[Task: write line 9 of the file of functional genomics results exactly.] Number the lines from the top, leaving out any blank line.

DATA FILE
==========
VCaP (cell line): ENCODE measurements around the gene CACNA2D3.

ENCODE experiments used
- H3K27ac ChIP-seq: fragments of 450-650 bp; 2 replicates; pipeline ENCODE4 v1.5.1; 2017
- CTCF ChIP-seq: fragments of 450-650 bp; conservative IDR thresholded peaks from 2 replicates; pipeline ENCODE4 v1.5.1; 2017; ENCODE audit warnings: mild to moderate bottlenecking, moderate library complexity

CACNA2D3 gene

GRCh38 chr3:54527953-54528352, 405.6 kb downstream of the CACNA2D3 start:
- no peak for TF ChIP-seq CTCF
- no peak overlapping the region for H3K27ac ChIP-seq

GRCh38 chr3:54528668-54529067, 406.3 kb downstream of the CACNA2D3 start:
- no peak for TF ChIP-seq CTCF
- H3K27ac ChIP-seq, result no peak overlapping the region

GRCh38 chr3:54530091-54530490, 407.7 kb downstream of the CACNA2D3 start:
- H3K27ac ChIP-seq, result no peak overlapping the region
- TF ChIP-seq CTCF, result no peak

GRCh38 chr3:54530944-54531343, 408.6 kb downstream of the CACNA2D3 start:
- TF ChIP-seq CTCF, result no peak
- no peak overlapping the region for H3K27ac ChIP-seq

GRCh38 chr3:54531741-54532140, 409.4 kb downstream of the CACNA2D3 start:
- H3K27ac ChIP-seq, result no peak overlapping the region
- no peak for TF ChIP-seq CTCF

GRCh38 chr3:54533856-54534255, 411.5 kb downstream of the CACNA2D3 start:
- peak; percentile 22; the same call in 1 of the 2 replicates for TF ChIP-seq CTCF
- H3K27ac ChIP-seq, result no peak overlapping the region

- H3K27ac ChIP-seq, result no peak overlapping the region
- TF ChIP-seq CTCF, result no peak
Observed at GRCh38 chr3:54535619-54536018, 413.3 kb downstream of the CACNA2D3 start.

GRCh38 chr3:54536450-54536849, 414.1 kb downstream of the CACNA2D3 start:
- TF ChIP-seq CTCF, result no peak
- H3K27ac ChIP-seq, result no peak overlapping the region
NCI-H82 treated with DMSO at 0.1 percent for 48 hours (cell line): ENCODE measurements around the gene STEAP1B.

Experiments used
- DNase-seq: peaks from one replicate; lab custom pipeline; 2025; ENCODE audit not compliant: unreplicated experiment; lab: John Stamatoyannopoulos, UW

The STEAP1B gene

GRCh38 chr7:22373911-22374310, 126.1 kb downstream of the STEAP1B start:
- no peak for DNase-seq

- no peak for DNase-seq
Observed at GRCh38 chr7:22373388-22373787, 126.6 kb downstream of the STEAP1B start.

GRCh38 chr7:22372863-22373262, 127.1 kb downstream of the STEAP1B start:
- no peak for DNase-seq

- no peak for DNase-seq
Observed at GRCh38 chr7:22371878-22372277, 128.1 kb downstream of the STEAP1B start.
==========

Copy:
GRCh38 chr3:54528668-54529067, 406.3 kb downstream of the CACNA2D3 start: